Columns » Max Brantley

A real mayor

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Baker Kurrus is trying to brand himself as an agent for change as mayor of Little Rock, but labors under a handicap.

He's a 64-year-old white man.

Frank Scott Jr., the ticket leader in the first round of voting, is undeniably a change of pace. He is only 34 and he's also black.

We've never had a black elected mayor. And the Little Rock Board of Directors does resemble bingo night at the Shady Acres Retirement Home. The current mayor is 69. The 10 directors' ages average 68 and that's only because Ken Richardson, 52, and Lance Hines, 50, knock the average down considerably.

Bike around town with Baker and you won't doubt his physical fitness. He's fit in other ways.

He's run multimillion-dollar businesses, including the Little Rock School District. He's already put an eye to the $265 million city budget and can tell you the city is in trouble, spending more than it is taking in over the long haul. Come a recession and we could be in a world of hurt.

When Kurrus talks accountability, he's believable. He made difficult cuts in the bloated school district. A good place to start in the city is the well-intentioned but poorly monitored millions poured into youth programs through churches and nonprofits.

Kurrus said an important thing last week about the nature of the job. The city has operated under the presumption that when we changed the government form to enhance the mayor's power, we didn't enhance it that much. Much was left to the discretion of the city manager.

Kurrus has read the law. He finds no delegation of, for example, power to hire and fire the police chief to the city manager, who instead is to serve "at the direction of the mayor."

That's an important distinction and Kurrus intends to seize on it, beginning with the selection of a successor to Kenton Buckner as police chief. He'd build some consensus around desires of the public and of the city board, where a six-vote majority is still required for almost everything, including ratification of mayoral appointments.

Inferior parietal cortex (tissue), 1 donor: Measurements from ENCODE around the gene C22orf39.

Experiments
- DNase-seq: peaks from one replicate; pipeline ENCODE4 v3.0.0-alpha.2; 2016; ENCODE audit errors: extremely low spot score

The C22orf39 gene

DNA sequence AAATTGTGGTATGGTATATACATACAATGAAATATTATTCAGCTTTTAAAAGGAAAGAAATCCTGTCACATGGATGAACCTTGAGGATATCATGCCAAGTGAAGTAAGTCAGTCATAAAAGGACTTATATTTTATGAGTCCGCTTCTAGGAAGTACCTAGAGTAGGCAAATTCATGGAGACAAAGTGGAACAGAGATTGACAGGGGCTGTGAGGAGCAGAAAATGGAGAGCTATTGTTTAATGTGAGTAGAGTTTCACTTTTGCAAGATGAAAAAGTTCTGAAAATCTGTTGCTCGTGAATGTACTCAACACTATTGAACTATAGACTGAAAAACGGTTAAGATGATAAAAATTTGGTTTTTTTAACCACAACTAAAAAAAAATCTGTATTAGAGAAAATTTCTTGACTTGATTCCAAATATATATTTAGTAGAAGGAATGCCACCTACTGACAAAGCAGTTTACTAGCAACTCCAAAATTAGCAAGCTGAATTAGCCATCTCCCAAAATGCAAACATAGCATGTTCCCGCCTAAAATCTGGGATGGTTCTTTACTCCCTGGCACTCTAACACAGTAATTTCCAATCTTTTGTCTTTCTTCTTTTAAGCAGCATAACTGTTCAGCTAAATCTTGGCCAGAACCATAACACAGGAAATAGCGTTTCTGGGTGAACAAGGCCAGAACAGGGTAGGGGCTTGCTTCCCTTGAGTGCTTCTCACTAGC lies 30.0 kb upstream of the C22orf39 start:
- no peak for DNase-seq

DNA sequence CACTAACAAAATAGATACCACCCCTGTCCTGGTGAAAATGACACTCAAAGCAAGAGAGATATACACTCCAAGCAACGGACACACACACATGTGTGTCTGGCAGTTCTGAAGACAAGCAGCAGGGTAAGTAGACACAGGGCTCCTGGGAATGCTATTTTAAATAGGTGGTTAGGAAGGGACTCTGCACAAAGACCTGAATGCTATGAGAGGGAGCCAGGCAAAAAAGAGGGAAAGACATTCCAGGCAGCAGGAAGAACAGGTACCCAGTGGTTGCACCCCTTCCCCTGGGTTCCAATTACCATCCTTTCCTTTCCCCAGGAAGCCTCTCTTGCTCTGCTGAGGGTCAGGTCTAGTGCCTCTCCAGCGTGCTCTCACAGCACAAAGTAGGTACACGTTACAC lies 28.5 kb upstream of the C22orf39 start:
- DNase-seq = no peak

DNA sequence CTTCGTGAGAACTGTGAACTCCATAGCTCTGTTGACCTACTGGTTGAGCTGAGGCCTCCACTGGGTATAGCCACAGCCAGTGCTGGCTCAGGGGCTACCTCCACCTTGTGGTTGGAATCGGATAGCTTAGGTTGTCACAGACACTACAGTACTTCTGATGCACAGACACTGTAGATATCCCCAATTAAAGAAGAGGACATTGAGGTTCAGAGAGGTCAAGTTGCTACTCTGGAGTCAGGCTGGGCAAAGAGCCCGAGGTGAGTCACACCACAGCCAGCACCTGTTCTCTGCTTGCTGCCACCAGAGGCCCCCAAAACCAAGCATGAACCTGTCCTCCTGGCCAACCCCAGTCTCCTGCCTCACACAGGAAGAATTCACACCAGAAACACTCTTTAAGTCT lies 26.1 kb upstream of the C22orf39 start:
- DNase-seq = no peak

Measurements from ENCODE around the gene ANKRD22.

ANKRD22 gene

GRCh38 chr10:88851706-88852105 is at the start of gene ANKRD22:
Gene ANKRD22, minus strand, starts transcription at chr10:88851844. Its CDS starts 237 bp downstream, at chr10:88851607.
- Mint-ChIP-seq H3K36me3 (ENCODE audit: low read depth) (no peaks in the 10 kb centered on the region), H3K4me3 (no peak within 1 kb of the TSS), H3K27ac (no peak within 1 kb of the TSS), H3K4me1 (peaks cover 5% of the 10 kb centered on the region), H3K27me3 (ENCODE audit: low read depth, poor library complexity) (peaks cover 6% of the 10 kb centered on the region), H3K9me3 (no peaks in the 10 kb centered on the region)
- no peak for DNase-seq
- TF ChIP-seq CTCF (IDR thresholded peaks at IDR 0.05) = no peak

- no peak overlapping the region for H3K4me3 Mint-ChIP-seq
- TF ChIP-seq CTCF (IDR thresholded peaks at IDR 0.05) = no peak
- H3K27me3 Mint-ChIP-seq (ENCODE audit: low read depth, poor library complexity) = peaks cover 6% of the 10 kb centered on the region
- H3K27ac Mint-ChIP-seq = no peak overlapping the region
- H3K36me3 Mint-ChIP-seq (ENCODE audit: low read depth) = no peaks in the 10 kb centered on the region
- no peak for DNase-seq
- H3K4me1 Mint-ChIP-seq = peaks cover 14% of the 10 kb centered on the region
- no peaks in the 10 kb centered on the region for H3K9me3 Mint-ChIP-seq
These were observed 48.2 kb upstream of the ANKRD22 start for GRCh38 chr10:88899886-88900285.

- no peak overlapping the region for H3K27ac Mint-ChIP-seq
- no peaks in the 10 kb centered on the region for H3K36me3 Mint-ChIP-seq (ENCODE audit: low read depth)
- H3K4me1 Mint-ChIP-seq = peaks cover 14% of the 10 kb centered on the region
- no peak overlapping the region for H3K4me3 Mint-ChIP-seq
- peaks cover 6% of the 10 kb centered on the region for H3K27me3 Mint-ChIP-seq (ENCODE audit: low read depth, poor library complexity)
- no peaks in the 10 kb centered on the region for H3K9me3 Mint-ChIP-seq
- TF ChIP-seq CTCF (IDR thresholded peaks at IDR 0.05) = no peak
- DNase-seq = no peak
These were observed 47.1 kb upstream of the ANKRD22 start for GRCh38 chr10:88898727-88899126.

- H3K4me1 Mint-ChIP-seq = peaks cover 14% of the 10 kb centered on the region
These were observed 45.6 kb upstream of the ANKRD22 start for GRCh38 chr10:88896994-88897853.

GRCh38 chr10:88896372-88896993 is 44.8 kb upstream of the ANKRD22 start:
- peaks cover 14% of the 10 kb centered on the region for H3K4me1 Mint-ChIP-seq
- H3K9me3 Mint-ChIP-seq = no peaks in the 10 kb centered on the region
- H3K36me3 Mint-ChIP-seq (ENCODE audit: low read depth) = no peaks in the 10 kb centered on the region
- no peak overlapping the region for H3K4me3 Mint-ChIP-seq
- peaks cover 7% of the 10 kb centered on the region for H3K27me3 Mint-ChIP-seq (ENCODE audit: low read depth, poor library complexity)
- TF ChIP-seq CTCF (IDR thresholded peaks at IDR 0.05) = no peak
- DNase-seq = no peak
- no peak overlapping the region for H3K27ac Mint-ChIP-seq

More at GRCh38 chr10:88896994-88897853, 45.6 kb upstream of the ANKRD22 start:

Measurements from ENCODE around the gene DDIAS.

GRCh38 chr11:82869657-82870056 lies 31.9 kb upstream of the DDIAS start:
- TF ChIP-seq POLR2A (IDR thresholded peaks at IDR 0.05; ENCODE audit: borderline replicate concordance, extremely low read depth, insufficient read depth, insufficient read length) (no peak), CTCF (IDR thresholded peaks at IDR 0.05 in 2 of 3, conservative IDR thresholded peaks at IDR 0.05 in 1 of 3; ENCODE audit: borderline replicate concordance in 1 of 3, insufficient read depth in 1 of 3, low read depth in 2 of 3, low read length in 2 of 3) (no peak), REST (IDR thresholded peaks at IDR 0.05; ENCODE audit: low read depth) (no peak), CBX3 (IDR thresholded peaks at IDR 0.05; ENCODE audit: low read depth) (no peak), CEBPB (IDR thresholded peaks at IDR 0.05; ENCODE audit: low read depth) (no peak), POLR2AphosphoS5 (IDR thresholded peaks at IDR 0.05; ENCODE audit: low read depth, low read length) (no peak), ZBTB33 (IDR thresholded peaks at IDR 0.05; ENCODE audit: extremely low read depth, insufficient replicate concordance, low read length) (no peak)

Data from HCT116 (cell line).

The city is thirsting for that kind of leadership. And you need not be under 40 to deliver it. Scott, too, is a businessman (banker) and followed up Kurrus' announcement of a brawny mayor's office by one-upping him. He declared he'd lead the transition of Little Rock government to mayor-council. It would require a vote, but even broaching the subject is a gust of change.

Kurrus is more cautious, saying he'd be fine with a change in government if it was the popular will.

He's also said appropriate, but careful, things about the disclosure of abusive police practices in reporting by The Washington Post. He wants them investigated, beginning with the currently preferred internal review. Internal review has failed so far to create a trustworthy culture in the police department. Scott wants an external review agency, a Justice Department investigation even.

Scott also blasted the Fraternal Order of Police for a recent racist Facebook post. Kurrus urged the FOP to take it down (which it did), but stopped short of castigating an organization that wields too much influence. It's a majority white force that shuns Little Rock as home and gets city-provided cars to drive home to white-flight suburbs. Community policing? They are more like occupiers.

I know Kurrus can get tough when the situation demands. He stood up to Johnny Key and Governor Hutchinson's efforts to destroy the Little Rock School District with charter schools. He lost his job for it. I think he'll stand up to the FOP when required. Hell, most of them don't live in Little Rock, anyway.

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